Santa Cruz Good Times

Oct 04th
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From the Editor

greg_archerS2sPlus Letters to Good Times...
The Baine of Our Existence
Love The Blue Marble
Take Another Look
Can’t we just all talk things out? Well, we can. And, as writer John Malkin illuminates in this week’s cover story, some locals are doing just that in the hopes of fueling a “restorative justice.” Think of it as the “art of sharing power and responsibility” all in an effort to create community. Santa Cruz is big on community, after all.  Send us your comments at This e-mail address is being protected from spambots. You need JavaScript enabled to view it .

With summer already in full swing, it’s also time to point out the many big theater happenings unfolding around town. Shakespeare Santa Cruz is about to unveil its summer crop of shows, which includes the soul-stirring work “The Lion in Winter.” Over at Cabrillo Stage (, “Cabaret” seems destined to turn heads—the show opens next week. And then there’s the Cabrillo Festival of Contemporary Music (, one of the area’s most prestigious outings that is never short of breathtaking talent. This year’s showcase unfolds Aug. 1. Look to GT in the coming weeks for more news and reviews on these popular outings.

Elsewhere, take note of some new blog additions online. Oceans advocate Wallace J. Nichols reports directly from the Gulf, where he’s part of a clean-up team aiding sea animals affected by the oil spill. And then there’s our new blog about Antarctica—the mission and the locals whose lives will be altered by it.

Dive in. In the meantime, express some gratitude this week ...
Greg Archer | Editor-in-Chief

Letters to Good Times Editor
Take Another Look
In the July 8 article "A Time for Healing" Tony Madrigal, Tom Alejo and Simba Kenyatta all expressed their belief that racism exists throughout our society. There are two possibilities: Racism either actually is everywhere, or it's in the eyes of those who look for it to justify their community activist roles in life. I saw Tom Alejo lead his Brown Berets in running first lady Maria Shriver out of Watsonville's downtown plaza during her attempted 2006 goodwill visit, and I heard his group scream "Racist!" at her. I don't know about Madrigal and Kenyatta, but if Tom Alejo sees racism in the niece of John, Bobby and Teddy Kennedy, then I believe he's just seeing something in his own eyes.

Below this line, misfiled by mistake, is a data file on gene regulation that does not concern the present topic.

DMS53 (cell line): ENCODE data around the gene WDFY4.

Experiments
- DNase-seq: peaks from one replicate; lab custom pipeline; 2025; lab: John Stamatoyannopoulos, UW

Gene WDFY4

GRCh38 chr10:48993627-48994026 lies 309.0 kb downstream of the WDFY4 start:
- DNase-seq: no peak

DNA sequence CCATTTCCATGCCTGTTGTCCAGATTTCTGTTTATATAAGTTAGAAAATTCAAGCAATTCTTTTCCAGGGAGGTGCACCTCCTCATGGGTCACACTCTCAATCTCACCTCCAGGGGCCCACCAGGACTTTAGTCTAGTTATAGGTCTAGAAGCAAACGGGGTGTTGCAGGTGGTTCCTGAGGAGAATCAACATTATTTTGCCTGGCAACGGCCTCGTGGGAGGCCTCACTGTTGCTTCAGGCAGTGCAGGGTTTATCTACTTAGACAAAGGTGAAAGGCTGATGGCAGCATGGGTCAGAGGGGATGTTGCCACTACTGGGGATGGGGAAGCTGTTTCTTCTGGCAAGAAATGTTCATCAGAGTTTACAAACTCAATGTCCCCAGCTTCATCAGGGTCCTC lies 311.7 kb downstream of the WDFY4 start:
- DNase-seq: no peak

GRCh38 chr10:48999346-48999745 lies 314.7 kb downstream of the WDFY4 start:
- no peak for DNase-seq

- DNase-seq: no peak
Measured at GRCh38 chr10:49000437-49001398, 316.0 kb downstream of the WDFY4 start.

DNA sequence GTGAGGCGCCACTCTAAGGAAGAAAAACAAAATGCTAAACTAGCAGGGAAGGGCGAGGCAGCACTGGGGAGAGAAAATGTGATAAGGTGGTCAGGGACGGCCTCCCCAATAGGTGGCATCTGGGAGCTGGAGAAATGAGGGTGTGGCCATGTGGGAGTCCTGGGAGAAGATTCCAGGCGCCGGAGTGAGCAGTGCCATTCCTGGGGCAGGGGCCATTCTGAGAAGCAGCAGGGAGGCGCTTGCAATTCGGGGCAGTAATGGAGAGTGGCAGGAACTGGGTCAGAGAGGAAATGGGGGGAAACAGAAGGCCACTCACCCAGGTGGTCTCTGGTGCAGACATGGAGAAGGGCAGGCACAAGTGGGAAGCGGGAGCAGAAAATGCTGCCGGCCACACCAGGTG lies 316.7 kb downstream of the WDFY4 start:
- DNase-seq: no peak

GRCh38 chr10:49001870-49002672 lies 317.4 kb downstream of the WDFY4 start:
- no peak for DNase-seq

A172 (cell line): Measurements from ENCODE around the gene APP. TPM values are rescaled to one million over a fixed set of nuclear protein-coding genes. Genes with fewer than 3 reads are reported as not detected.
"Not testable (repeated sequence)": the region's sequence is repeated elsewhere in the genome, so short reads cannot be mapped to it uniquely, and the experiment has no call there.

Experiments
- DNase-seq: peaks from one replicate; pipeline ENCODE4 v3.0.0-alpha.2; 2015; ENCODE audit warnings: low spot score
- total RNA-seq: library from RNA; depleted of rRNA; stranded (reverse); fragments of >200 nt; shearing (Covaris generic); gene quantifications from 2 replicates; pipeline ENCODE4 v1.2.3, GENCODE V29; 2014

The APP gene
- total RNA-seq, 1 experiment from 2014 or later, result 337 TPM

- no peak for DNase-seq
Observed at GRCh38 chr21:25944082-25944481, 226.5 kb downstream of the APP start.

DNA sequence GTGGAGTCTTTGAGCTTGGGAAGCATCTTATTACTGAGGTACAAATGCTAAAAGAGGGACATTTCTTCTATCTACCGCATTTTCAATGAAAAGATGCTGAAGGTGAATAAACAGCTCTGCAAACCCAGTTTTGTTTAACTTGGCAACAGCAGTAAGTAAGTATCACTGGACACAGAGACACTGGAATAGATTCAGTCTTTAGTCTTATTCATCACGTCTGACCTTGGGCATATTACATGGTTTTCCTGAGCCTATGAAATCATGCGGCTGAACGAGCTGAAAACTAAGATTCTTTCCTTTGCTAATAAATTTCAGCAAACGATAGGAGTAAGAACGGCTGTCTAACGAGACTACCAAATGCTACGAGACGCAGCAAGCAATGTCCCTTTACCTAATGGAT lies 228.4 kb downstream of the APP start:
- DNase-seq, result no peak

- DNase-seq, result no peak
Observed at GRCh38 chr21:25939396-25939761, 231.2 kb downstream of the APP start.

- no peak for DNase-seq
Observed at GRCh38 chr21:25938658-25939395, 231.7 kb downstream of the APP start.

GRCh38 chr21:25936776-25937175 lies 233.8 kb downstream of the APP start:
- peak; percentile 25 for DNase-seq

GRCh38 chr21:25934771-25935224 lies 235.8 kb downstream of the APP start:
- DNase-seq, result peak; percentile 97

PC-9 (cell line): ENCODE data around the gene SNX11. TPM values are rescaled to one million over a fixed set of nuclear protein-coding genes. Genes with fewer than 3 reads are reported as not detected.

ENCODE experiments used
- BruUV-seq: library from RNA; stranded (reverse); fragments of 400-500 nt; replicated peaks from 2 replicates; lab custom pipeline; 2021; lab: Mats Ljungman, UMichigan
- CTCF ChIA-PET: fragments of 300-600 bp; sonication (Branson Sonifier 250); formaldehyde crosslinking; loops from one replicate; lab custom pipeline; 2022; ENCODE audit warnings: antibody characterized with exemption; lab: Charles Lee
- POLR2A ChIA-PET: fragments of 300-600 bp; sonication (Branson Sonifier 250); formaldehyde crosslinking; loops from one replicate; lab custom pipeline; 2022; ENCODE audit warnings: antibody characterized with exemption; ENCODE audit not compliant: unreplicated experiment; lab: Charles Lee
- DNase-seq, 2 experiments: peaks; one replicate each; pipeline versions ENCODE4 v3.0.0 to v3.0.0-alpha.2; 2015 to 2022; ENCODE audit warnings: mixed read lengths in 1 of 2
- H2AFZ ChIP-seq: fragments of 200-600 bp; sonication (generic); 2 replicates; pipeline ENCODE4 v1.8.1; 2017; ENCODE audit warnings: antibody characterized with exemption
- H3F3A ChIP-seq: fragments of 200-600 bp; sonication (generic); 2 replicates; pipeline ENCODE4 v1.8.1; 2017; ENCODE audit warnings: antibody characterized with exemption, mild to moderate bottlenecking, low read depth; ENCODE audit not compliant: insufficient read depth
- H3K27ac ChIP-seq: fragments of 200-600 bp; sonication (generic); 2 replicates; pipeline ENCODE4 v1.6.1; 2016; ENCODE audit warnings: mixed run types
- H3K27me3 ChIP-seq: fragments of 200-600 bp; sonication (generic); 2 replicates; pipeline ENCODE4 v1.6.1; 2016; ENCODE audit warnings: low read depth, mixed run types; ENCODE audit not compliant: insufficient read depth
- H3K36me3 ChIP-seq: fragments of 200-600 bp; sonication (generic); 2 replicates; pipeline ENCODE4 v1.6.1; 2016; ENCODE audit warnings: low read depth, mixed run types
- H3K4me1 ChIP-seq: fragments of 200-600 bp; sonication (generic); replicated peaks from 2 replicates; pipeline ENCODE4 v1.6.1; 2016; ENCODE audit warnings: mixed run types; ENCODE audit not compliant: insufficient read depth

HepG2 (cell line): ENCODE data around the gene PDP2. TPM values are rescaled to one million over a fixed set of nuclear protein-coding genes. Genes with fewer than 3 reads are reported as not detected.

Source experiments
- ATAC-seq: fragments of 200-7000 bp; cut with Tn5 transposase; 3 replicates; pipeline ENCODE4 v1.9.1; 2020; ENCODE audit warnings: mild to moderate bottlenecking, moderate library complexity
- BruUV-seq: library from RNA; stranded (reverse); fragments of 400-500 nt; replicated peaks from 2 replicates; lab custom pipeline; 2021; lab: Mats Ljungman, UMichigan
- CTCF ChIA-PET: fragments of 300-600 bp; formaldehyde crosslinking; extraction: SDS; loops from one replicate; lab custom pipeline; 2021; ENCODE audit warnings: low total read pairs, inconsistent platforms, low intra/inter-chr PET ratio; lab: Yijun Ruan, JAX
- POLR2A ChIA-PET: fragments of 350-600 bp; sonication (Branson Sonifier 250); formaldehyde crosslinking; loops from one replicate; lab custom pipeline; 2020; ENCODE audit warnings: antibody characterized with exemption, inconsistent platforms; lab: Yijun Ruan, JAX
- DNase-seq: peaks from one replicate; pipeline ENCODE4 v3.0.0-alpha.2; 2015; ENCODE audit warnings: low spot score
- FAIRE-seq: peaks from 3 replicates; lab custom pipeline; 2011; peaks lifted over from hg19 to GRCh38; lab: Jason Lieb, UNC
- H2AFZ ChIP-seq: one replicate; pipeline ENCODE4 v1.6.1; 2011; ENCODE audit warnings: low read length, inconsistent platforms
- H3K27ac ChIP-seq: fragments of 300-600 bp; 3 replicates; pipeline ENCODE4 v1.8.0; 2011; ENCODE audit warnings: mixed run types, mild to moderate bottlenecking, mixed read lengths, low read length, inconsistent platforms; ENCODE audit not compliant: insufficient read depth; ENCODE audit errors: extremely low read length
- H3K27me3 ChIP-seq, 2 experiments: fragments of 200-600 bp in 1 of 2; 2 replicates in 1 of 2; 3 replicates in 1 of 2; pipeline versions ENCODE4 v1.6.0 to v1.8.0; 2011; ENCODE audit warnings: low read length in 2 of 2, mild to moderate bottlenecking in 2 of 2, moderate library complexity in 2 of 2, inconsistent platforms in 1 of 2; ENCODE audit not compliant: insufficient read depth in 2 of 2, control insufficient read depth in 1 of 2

—Pajaro Joey, Pajaro

Love The Blue Marble
Regarding the article on Blue Planet marble lover Lea Haratani and the love of the ocean, the subjects—the Ocean, Oceana and RCDSCC—are all compelling. Thanks for showing and sharing what is important above so much else. How many of us are there who take ocean life for granted, its vast pervasive role, its vulnerabilities, and grasp our failure to do the right thing?
—Mari Anixter, Santa Cruz

The Baine of Our Existence
We got a kick out of the Wallace Baine feature in your recent cover story about summer reads. It’s about time somebody like Wallace got some attention. The man has been working so hard here in Santa Cruz all these years. We’ve admired his columns and stories every week in the Sentinel and he’s a good guy that gives back to the community. It was refreshing to see him so nicely featured.  And cheers to you, Wallace—your new book deserves attention.
—Wally Miller, Felton

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Making a Scene

As it celebrates its 30th year, Santa Cruz County’s Open Studios is one of the most successful in the country—and a make-or-break event for many local artists


A Ritual & Initiation

The Pope has come and gone, but his loving presence ignited new hope and goodness in many. While he was in NYC, China’s ruler arrived in Washington D.C. East (China) and West (Rome), meeting in the middle, under Libra, balancing sign of Right Relations. The Pope arrived at Fall Equinox. Things initiated at Fall Equinox are birthed at Winter Solstice. The Pope’s presence was a ritual, an initiation rite—like the Dalai Lama’s visits—offering prayers, teachings and blessings. Rituals anchor God’s plan into the world, initiating us to new realities, new rules. The Pope’s presence brings forth the Soul of the United States, its light piercing the veils of materialism. The Pope’s visit changed things. New questions arise, new reasons for living. A new wave of emerging life fills the air. Like a cocoon shifting, wings becoming visible. The winds are different now. Calling us to higher vision, moral values, virtues that reaffirm and offer hope for humanity. A changing of the guard has occurred. Appropriately, this is the week of the Jewish Festival of Sukkoth (’til Oct. 4), when we build temporary homes (little huts in nature), entering into a harvest of prayer and thanksgiving, understanding our fragile and impermanent existences. We are summoned to reflect upon our lives, our humanity, our nature, our spirit and each other. Offering gratitude, becoming a magnet for others. We observe. We see the needs. We love more.


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